The two captains at Celtic Manor, wildly expressive Colin Montgomerie for Europe and calm and collected Corey Pavin for the U.S., couldn't have been more different. Did that factor into the outcome? Without a doubt
Except that you don't decide matters of war and peace or orchestrate bank bailouts, being a Ryder Cup captain is pretty much like being president of the United States or prime minister of Great Britain. Some big job like that. By day, you glad-hand corporate chieftains, give speeches, sip ginger ale from fluted glasses. Then comes the real work, late at night, huddled with your assistant captains. You plot, you fill out mock lineup cards, you do your strategery. Before you know it, the single most intense week of your life is over and it's not coming back.
Colin Montgomerie, the European Ryder Cup captain, played the Tony Blair role in last week's matches at Celtic Manor, in squishy Wales. You know: the grandiose talking, the overthinking, the wildly expressive face. (If you want to see some classic Tony Blair, check out Charlie Rose's September interview with the former British prime minister.) Montgomerie is inscrutable. He can be charming, dismissive and combative in the space of 10 minutes. Whatever his mood, though, he's a plus-4 talker.
After the longest and most amazing Saturday in Ryder Cup history, Montgomerie opened an evening press conference with a 778-word monologue about walkie-talkie battery capacity, José María Olaàbal's rheumatoid arthritis, player passion and the redesign for the large on-course electronic scoreboards he ordered for Sunday's play. He exhausted himself.
October 10, 2010
And then there was the captain of Team USA, as Corey Pavin liked to call his club. He brought to mind George W. Bush (who was a member of Ben Crenshaw's kitchen cabinet at the 1999 Ryder Cup). Pavin, like 43, came off as impassive, fit, terse, secretive. Whenever he spoke, his head, impressively, remained amazingly still. Asked about the U.S. team room, Pavin said, "We have the room decorated a certain way for the team, but that's private."
Pavin's team room, you eventually learned, was no man cave, as the Hal Sutton team room was in 2004. It was not a place for self-revelation, as the Crenshaw team room was in Boston. It was more like a homey living room. The players' parents were invited in. Grandparents, in the case of 21-year-old Rickie Fowler, were invited in. Pavin was looking for the '79 Pittsburgh Pirates vibe. We are family.
The Corey Pavin who drove a four-seat buggy up and down a Welsh valley last week was not the Corey Pavin you might remember from the '91 Ryder Cup, the War by the Shore. That's when Bulldog, his nickname then, wore a camouflage cap to honor the American troops in the first gulf war. He won his one major, the '95 U.S. Open, with a gunslinger's mustache. He was a superb golfer and a lone wolf. He had the dismissive thing down cold.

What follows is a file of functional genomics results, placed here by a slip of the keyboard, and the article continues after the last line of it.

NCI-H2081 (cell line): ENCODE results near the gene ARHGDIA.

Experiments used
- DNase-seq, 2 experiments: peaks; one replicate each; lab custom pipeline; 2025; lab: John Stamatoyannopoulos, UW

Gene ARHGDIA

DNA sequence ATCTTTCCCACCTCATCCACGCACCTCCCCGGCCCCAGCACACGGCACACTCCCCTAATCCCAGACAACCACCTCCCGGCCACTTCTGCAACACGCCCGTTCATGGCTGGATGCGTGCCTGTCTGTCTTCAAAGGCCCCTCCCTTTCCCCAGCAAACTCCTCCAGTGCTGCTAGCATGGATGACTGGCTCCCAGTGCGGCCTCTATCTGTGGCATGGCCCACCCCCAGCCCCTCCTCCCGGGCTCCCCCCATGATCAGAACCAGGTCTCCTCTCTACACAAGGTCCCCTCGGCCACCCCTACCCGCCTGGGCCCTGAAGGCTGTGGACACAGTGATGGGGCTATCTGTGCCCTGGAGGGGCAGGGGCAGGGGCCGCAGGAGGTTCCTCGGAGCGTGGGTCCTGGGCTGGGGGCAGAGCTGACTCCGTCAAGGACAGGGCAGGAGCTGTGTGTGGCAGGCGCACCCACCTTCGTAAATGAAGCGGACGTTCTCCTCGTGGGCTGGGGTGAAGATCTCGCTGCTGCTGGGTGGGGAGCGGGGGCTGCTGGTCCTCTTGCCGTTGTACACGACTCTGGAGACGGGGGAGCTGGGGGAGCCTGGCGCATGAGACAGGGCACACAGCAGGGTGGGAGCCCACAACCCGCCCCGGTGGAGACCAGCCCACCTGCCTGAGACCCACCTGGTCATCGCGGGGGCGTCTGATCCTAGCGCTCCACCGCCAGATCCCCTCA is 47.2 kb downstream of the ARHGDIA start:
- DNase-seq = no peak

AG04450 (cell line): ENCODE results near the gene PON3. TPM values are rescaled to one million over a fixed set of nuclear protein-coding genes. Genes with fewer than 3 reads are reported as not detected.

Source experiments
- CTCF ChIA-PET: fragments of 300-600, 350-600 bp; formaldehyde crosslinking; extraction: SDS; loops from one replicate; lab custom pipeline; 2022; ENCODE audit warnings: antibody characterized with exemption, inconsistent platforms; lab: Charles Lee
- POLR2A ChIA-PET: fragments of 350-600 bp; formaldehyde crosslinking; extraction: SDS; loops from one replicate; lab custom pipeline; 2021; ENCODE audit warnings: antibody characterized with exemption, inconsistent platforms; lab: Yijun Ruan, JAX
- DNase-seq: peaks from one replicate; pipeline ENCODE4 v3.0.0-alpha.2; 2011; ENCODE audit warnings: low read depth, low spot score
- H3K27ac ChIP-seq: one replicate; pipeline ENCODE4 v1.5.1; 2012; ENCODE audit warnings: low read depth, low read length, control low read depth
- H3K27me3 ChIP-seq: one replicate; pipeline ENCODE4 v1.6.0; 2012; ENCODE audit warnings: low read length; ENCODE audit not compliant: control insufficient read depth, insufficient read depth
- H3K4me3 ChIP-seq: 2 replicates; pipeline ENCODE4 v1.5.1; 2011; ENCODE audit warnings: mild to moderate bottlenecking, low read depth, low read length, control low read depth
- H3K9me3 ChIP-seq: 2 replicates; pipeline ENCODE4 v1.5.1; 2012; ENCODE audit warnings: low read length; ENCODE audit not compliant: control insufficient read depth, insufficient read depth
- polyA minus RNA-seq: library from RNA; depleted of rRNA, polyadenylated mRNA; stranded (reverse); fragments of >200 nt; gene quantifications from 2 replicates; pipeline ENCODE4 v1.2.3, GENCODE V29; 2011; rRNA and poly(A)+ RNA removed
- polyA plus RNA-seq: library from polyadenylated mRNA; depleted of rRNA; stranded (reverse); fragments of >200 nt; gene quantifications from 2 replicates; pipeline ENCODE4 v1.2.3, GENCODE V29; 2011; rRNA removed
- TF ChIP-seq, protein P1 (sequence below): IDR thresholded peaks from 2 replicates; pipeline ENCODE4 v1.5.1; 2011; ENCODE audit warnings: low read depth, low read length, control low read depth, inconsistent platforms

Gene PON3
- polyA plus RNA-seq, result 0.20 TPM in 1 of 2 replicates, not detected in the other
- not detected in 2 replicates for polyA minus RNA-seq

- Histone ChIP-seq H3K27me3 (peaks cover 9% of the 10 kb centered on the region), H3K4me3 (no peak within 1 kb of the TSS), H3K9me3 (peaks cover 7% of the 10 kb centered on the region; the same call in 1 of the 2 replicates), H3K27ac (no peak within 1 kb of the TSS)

Over the past decade Pavin lost the 'stache and the nickname, and moved himself off golf's edgy shoulder and into the safety of the middle. Ringo crossing Abbey Road. From there he could lobby for a job previously held by Arnold Palmer and Jack Nicklaus years ago, and Sutton and Tom Lehman more recently.
Last week Pavin brought an Air Force major, Dan Rooney, an F-16 fighter pilot, in to talk to the team. The move raised many sets of those imposing British eyebrows. One newspaper headline read GOLF WAR. But Pavin had it all figured out. "I want these guys to be accountable to each other and have each other's backs, that's what happens in the military," the captain said, explaining his invitation to Major Rooney. Very measured, very reasonable. Back in the day he would have said, "I want these guys to kick ass and take no prisoners." "I've mellowed" has been a mantra of Pavin interviews for months now. His ability to stay on message last week was right out of the Karl Rove playbook. And this was the message: "There's not much to say. These guys know what they need to do." If he said that once, and he did, he said it four or five times.
His counterpart was all over the place. MON-tay, in the singsong Welsh accent, was stirring, sensible, funny and a little nutty. Explaining the coupling of Ross Fisher and Padraig Harrington, a rookie-veteran better-ball team, Montgomerie said, "I think that's why that pairing was put together. Well, I know it was. [Beat.] Because I did it." Privately and publicly he made repeated, emotional references to Seve Ballesteros, patron saint of European golf. He ordered team waterproofs that actually repelled water.
Montgomerie allowed his players to tweet, but Pavin did not. There were withdrawal symptoms, surely, for Stewart Cink's 1.2 million followers. The English golfer Ian Poulter, who has 1.05 million followers of his own, posted this early one morning: "Bubba Watson throwing USA badges out from there [sic] balcony as we are all signing. He can't tweet so I will."